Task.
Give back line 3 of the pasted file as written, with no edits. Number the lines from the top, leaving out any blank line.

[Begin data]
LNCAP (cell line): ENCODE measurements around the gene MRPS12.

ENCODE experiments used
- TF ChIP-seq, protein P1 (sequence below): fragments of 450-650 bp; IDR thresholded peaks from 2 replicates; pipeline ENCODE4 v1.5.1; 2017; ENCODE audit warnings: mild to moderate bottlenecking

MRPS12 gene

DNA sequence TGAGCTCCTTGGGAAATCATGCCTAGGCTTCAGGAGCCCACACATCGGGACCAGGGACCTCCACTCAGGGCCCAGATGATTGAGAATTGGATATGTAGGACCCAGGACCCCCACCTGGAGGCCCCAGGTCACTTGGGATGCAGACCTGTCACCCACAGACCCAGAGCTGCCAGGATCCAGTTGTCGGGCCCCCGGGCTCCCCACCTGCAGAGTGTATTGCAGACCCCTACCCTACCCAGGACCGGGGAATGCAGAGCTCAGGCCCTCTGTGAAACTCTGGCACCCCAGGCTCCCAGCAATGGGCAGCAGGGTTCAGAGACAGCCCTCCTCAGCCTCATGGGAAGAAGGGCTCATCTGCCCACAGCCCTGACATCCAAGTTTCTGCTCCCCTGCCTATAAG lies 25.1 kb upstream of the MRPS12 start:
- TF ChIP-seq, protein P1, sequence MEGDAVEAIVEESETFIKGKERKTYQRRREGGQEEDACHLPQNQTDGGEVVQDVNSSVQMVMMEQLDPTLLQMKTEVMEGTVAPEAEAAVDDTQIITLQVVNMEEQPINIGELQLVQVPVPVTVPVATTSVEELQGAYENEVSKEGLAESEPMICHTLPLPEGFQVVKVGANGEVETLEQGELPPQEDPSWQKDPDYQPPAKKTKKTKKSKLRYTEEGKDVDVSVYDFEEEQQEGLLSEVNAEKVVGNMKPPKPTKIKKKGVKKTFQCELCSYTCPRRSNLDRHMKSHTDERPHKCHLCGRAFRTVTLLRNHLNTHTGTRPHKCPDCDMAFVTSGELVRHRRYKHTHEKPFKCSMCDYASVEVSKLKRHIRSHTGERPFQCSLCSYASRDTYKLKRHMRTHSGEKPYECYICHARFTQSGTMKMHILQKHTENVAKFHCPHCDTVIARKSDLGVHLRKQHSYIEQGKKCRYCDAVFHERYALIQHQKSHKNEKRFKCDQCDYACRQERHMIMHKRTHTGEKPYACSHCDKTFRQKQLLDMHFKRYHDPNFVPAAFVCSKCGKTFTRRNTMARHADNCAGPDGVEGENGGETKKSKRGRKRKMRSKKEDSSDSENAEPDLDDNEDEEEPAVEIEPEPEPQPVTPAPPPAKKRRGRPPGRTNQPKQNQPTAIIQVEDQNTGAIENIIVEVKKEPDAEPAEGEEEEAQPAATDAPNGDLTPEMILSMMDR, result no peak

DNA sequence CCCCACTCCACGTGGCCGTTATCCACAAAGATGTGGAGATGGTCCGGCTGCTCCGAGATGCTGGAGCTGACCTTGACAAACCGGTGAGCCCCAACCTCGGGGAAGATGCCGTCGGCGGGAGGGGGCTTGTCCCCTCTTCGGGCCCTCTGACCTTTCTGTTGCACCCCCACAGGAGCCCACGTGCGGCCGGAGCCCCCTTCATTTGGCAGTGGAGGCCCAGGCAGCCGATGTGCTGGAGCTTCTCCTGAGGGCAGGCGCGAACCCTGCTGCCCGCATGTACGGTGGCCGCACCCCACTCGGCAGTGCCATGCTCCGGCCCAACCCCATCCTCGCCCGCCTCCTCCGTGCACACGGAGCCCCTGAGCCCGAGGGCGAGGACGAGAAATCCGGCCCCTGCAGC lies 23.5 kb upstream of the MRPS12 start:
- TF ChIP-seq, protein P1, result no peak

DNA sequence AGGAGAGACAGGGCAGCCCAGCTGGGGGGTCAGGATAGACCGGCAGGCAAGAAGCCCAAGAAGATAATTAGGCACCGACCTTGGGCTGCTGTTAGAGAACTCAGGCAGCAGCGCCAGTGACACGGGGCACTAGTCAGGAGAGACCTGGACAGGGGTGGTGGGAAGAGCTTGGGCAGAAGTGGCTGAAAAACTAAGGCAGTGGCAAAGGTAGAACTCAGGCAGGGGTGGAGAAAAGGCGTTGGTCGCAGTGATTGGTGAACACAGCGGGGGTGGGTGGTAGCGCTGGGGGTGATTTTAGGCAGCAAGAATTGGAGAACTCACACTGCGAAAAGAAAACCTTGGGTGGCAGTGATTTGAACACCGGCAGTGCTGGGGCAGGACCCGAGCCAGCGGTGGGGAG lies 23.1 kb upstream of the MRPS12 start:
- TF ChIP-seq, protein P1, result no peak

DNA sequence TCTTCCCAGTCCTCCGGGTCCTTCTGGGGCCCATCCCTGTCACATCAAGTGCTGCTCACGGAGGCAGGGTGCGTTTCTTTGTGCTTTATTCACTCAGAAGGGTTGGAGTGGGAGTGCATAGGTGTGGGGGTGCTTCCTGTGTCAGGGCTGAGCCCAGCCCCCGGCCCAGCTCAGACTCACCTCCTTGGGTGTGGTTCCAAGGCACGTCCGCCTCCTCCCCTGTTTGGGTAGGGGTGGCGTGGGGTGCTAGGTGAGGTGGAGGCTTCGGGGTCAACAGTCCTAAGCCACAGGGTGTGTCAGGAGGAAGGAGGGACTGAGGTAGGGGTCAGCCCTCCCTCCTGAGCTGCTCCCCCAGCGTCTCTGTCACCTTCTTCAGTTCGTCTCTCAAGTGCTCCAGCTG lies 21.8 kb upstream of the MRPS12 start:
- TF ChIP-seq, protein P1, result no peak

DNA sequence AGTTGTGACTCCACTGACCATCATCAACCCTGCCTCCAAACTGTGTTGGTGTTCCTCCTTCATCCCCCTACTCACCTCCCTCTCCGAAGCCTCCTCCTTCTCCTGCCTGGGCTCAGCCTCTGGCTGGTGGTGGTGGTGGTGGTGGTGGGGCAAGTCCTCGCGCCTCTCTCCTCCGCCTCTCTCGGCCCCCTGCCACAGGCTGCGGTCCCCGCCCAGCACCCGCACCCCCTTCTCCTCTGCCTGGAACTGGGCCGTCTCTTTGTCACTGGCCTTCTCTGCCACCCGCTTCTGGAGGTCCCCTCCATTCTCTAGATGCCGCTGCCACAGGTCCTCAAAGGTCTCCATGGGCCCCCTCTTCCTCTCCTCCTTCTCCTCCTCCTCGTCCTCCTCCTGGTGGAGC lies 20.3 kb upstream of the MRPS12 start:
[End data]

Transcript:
- TF ChIP-seq, protein P1 (sequence below): fragments of 450-650 bp; IDR thresholded peaks from 2 replicates; pipeline ENCODE4 v1.5.1; 2017; ENCODE audit warnings: mild to moderate bottlenecking